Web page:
OMAHA, Neb. — Warren Buffett’s company reported a 49 percent surge in fourth-quarter profit because of a big paper gain on its investments and derivative contracts, but the investor called the year “subpar” as Berkshire’s results lagged the S&P 500.
Buffett recounted the fourth quarter and Berkshire Hathaway’s 2012 performance Friday in his annual letter to shareholders.
The Omaha-based company reported $4.55 billion net income, or $2,757 per Class A share, in the fourth quarter on $44.72 billion revenue. That’s up from $3.05 billion net income, or $1,846 per share, on $37.96 billion revenue the year before.
Jeff Matthews, who wrote “Warren Buffett’s Successor: Who It Is and Why It Matters,” said there were few surprises in Buffett’s annual report because the company is doing well.
“I thought it was pretty boring, and that’s good news,” Matthews said.
The paper value of Berkshire’s investments and derivatives soared to $1.7 billion in the fourth quarter, up from $382 million the year before. Buffett has said Berkshire’s investment and derivative gains or losses can be misleading because the company rarely sells its investments, and the derivatives don’t mature until about eight years from now.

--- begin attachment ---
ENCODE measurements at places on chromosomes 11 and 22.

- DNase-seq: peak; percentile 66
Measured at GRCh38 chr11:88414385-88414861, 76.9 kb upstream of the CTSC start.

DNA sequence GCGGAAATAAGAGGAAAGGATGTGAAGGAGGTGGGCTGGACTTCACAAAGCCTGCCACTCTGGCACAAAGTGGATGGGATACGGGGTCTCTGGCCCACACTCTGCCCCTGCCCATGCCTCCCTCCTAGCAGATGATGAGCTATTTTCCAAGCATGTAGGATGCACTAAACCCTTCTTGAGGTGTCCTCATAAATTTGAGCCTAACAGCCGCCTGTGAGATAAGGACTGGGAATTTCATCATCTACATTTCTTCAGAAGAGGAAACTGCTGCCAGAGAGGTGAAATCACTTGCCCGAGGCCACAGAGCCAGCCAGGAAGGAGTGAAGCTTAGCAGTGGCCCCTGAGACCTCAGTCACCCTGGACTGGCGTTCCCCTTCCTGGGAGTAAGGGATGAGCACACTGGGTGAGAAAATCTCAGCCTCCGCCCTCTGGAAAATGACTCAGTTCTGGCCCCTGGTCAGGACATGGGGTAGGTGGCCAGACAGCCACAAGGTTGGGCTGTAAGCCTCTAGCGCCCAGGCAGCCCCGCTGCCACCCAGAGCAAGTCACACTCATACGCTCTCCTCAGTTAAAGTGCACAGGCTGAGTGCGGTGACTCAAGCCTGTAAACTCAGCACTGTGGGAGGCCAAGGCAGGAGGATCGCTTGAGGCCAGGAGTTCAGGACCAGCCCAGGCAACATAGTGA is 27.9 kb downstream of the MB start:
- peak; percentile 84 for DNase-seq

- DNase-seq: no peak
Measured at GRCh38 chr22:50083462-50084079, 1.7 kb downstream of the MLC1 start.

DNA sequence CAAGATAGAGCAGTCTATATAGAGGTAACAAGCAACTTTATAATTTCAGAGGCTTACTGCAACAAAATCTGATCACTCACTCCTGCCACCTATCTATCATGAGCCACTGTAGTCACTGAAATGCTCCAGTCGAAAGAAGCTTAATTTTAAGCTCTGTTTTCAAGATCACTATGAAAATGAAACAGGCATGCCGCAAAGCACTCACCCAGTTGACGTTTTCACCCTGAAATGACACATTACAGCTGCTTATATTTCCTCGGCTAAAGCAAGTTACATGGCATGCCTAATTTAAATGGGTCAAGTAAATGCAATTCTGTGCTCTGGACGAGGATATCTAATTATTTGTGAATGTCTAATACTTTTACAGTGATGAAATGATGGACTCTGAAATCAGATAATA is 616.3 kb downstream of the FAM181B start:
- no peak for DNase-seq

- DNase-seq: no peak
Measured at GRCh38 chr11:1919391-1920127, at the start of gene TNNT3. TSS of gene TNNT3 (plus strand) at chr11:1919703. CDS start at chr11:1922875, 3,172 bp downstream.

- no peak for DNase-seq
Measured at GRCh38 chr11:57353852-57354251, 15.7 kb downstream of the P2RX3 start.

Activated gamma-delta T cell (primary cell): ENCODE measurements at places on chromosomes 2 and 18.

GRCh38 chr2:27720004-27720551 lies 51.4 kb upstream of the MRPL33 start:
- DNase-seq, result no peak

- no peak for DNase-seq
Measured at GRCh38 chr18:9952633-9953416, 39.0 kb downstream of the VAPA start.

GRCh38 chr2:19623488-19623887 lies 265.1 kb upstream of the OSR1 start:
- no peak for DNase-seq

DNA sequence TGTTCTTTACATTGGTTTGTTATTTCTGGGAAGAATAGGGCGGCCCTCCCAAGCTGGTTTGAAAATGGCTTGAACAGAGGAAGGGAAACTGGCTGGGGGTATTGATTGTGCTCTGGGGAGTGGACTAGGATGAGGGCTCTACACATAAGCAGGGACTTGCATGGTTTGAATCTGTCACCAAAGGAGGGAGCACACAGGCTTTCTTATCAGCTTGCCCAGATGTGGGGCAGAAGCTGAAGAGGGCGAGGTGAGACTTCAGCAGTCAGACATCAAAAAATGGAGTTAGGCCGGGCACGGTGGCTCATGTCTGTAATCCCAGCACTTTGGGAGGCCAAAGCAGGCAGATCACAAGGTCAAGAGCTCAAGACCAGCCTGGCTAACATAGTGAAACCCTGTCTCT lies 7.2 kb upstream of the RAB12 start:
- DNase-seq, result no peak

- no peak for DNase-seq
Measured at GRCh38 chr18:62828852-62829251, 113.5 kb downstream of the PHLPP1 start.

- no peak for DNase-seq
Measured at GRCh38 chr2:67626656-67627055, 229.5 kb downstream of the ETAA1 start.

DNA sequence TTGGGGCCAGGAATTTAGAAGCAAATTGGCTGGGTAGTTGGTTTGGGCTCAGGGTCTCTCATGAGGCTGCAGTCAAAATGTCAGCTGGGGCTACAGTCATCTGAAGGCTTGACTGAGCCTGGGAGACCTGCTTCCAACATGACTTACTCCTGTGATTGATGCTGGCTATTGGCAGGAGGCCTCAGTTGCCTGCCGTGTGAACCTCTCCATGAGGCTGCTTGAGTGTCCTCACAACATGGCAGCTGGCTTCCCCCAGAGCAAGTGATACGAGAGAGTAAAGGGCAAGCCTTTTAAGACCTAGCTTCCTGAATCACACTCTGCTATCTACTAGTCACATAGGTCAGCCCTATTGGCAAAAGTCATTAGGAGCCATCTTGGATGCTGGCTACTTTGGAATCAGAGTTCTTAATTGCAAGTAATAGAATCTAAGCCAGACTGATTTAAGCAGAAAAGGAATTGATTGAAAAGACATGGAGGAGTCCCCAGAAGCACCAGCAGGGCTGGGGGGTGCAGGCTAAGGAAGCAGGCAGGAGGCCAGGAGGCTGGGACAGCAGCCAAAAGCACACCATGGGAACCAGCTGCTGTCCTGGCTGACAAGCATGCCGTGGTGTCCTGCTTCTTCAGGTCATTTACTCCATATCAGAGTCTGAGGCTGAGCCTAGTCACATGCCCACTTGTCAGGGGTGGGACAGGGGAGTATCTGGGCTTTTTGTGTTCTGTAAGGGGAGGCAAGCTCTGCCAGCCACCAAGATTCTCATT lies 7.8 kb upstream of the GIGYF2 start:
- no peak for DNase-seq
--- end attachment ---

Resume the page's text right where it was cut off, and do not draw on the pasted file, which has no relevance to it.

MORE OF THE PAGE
Buffett says Berkshire’s operating earnings, which exclude the value of derivatives and investments, are a better measure of performance. They improved 5.5 percent to $2.8 billion in the quarter.
The biggest improvement in Berkshire’s operating businesses came in its insurance unit, which posted an underwriting loss $19 million in the fourth quarter versus the previous year’s $107 million underwriting loss.
Buffett praised Berkshire’s insurance managers at Geico, General Reinsurance and other companies for increasing the amount of money Berkshire gets to invest in exchange for writing insurance to $73 billion.
“Our insurance operations shot the lights out last year,” Buffett said.
Altogether Berkshire’s five most-profitable non-insurance businesses contributed $10.1 billion of pre-tax earnings.
Berkshire owns roughly 80 subsidiaries, including railroad, clothing, furniture and jewelry firms. Its insurance and utility businesses typically account for more than half of the company’s net income.
The Omaha, Neb., company also has major investments in such companies as Coca-Cola Co., IBM and Wells Fargo & Co.